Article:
Wilson, who received the Foster Hewitt Memorial Award in 1987, inducting him into the broadcasting wing of the Hockey Hall of Fame, will be honored by the Boston Bruins organization prior to the start of Saturday’s matinee game against the New York Rangers.
“I’m really shocked by the announcement,” Wilson said Thursday on the Bruins flagship radio station, 98.5 The Sports Hub.
“It means a great deal. It means that that’s going to be there for a while I think. And a lot of people are going to ask questions about it and there are going to be some answers for them.”
Prior to the start of the game, the Bruins will dedicate their home radio broadcast booth to Wilson by renaming it the "Bob Wilson Radio Booth." The Bruins will also install a silver microphone encased in a black and gold frame on the TD Garden’s level 9 façade beneath the home radio broadcast booth, which will be permanently displayed.
Following the dedication, the Bruins will honor Wilson on-ice where he will drop the ceremonial first puck. He will then head up to his newly dedicated radio booth to serve as 98.5’s first intermission guest commentator alongside current play-by-play announcer Dave Goucher and color analyst Bob Beers.
Earlier this week, both Goucher and Beers along with NESN television personalities Jack Edwards and Andy Brickley took the time to speak about Wilson’s career and the honor the Bruins are bestowing upon him.
“It brought me back to my youth when I talked to him, because I went to sleep listening to his voice,” Brickley said.
“Especially when the Bruins were traveling on the road out west, Western Canada, you knew you had to be up at quarter-of-five for practice in the morning but you wanted to stay until that final buzzer of the third period of the Bruins game and Bob was calling it.”
Wilson began his career in 1962 when he joined WHDH (now WEEI) as a staff announcer. From 1964-1967, he was the B’s color announcer alongside Bill Harrington. He took over the play-by-play role from 1967-1969.
“Bob Wilson on the air was a virtuoso. Incredible baritone voice, but his dynamic range was all the way from a toy piano at the high end to a ship's horn at the low end,” NESN play-by-play announcer Edwards said.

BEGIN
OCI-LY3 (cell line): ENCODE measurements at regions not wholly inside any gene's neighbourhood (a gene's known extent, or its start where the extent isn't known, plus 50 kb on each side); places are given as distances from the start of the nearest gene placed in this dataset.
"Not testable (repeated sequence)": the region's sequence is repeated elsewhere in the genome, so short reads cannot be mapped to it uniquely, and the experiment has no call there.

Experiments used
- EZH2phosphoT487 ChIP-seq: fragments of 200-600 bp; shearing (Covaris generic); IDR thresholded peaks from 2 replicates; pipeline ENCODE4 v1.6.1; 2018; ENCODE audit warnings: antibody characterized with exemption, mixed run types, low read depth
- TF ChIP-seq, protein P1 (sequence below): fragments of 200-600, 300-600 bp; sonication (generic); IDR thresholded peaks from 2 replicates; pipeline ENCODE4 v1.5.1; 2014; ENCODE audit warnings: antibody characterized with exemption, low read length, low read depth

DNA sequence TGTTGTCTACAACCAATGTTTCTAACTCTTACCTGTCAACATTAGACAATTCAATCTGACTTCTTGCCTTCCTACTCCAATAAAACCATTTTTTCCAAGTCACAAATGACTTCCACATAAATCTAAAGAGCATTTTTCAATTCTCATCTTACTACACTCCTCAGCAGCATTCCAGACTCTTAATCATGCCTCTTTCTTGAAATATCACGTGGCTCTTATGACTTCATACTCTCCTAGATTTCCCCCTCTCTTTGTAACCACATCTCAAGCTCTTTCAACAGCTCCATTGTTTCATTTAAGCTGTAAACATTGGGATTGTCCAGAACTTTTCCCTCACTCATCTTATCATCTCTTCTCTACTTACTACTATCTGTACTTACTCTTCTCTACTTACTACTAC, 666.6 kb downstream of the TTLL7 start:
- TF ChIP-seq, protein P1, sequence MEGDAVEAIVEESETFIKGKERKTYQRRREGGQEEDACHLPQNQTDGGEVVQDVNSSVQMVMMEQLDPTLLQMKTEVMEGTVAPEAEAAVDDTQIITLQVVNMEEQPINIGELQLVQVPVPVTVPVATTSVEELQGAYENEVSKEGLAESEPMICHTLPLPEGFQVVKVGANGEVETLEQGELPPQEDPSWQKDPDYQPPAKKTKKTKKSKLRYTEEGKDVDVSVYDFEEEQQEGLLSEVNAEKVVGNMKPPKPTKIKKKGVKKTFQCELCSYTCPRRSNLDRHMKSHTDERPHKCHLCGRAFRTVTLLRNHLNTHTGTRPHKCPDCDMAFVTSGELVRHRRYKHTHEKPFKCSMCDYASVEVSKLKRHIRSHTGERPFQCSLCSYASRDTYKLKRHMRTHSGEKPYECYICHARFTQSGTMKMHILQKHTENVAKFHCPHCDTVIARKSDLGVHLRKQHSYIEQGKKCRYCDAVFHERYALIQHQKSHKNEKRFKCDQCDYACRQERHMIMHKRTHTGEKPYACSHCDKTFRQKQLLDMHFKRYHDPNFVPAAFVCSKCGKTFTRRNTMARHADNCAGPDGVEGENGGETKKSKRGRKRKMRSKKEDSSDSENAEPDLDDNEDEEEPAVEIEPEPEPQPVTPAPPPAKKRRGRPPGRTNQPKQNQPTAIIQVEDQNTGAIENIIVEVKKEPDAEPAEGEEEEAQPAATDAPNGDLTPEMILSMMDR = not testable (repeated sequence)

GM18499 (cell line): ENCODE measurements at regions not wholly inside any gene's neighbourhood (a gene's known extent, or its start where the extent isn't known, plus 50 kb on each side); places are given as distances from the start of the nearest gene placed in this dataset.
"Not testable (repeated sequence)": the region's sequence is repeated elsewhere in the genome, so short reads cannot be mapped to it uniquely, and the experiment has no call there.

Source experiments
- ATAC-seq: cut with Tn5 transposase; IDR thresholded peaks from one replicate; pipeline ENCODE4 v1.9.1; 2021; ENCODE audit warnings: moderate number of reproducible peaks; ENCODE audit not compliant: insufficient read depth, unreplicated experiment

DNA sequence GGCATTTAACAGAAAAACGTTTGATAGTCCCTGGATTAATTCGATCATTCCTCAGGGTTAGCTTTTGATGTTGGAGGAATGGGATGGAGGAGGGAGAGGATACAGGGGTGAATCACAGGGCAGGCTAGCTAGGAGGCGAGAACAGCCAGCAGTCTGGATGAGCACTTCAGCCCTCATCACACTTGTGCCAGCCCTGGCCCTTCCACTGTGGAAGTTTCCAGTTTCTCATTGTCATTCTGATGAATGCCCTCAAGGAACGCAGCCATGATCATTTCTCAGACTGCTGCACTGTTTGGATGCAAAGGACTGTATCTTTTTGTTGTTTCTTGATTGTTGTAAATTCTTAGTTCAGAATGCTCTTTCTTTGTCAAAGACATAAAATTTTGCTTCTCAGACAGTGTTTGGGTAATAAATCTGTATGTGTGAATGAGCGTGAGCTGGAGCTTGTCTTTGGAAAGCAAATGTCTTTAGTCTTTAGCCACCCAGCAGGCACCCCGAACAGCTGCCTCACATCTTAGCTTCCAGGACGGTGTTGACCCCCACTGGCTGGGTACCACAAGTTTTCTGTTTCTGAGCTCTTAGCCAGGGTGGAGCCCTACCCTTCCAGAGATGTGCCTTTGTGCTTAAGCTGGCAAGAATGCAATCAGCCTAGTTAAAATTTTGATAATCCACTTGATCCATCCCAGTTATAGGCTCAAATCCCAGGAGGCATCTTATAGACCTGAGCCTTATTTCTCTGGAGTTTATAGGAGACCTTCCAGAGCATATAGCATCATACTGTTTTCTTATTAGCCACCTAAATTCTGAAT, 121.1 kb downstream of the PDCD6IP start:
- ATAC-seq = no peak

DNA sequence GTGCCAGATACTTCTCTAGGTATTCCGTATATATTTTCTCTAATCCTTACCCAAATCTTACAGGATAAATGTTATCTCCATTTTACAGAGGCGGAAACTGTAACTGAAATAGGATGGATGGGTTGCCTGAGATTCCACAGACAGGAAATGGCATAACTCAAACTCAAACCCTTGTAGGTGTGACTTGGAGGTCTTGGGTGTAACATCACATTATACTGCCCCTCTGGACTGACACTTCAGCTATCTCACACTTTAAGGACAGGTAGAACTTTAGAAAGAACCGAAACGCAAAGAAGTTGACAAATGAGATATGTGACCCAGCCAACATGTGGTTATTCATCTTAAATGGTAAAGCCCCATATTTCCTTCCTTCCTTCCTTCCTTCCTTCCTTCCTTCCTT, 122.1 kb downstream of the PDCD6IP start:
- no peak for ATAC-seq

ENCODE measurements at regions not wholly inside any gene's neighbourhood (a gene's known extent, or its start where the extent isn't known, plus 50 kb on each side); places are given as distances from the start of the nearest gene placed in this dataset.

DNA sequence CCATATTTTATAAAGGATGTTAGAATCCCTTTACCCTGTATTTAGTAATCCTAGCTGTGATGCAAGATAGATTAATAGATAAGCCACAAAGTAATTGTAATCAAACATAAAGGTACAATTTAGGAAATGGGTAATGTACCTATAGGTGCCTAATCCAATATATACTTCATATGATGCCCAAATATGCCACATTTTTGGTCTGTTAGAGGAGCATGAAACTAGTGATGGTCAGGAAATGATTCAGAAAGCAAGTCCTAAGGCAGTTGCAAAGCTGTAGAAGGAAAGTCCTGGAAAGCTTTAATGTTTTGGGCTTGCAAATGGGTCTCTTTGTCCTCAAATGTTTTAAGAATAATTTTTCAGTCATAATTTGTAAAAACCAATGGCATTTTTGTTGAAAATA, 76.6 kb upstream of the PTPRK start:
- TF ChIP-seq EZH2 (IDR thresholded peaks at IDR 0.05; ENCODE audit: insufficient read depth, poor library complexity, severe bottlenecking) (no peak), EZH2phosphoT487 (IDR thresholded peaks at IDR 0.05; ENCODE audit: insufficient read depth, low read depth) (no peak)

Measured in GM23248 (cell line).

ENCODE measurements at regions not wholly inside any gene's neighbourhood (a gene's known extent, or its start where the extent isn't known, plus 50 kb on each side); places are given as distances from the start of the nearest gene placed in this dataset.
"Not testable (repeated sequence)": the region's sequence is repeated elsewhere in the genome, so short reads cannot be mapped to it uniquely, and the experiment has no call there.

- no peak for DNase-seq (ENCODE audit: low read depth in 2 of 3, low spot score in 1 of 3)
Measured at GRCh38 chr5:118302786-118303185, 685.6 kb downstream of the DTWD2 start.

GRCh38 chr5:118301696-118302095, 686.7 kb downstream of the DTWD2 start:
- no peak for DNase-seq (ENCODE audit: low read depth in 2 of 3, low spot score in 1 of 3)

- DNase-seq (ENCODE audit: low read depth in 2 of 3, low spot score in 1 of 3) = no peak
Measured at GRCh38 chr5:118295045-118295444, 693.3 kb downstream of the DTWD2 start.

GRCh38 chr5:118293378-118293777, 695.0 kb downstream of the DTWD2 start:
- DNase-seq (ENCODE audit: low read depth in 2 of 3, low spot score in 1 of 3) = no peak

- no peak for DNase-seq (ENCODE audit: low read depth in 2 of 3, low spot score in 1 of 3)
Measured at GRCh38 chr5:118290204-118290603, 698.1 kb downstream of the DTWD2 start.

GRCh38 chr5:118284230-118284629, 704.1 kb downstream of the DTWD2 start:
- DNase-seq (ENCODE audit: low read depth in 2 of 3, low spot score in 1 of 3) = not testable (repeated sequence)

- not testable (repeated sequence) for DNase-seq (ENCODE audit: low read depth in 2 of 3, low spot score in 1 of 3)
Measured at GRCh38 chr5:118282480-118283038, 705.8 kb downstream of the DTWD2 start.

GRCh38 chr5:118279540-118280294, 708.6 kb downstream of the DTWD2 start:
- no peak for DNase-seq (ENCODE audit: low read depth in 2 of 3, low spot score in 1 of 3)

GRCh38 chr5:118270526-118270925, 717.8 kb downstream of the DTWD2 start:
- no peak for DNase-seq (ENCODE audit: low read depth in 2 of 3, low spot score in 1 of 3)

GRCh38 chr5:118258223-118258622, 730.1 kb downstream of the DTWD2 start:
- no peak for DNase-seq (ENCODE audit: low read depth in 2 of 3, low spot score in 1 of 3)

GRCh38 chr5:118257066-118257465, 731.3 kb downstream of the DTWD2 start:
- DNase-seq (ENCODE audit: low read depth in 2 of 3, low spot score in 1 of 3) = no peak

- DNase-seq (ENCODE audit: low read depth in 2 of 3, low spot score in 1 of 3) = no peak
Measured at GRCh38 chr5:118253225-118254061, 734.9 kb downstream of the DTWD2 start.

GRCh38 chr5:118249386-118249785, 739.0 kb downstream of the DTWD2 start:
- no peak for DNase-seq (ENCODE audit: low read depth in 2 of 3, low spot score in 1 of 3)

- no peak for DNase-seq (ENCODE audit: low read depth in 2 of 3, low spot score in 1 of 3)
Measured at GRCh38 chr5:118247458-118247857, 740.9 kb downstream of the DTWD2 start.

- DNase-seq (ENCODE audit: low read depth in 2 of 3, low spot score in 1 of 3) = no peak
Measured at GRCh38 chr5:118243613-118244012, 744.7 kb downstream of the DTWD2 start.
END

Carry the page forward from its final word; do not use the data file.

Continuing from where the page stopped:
“His ability to use his voice as a musical instrument, I think is unparalleled in the history of broadcasting. You didn’t even have to understand the English language to know how urgent the situation was for the Boston Bruins just by his intonation, his tempo and his vocal tone.”
After a short exit from Boston for St. Louis from 1969-1971, Wilson returned to Boston and WBZ to his post of play-by-play announcer until 1994. During that span, Wilson called the 1972 Stanley Cup, and his call is forever embedded in the memories of Bruins fans.
“Well Bob Wilson was one heck of a person, I’ll tell you. I just enjoyed myself working with him. He got me the job to be his color man on the radio. I thought it might be for a year or two, and I think it was almost like twenty years,” said Bruins legend Johnny “Chief” Bucyk, Boston’s road services coordinator and a former radio partner with Wilson.
“I can’t say enough about Bob. He was a great broadcaster, he’s one of the few guys in broadcasting who knew everybody by their first and last name. I just don’t know how he did it, he just had such a great memory and for him to call the plays, he never missed too many of them.”
The current Bruins announcers, Bob Beers and Dave Goucher, walk in Wilson’s footsteps every time they call a B’s game, and the honor is not lost on them.
“Obviously some pretty big shoes to fill, we kind of realize that responsibility every time we go on the air or go in the booth. You realize how many people that Bob Wilson touched when he did the games,” said Beers.
“And people look back fondly of their childhood memories of listening to Bruins’ games and having Bob Wilson bring that game to them and be able to feel like they were really there.”
Goucher added, “When I thought about, when I got the Boston Bruins radio job and kind of filling the path or trailing in the path that he had blazed before all of us here.
“It can be intimidating when you think about, and here’s somebody who is in the Hall of Fame and so well respected and so good at what he did.”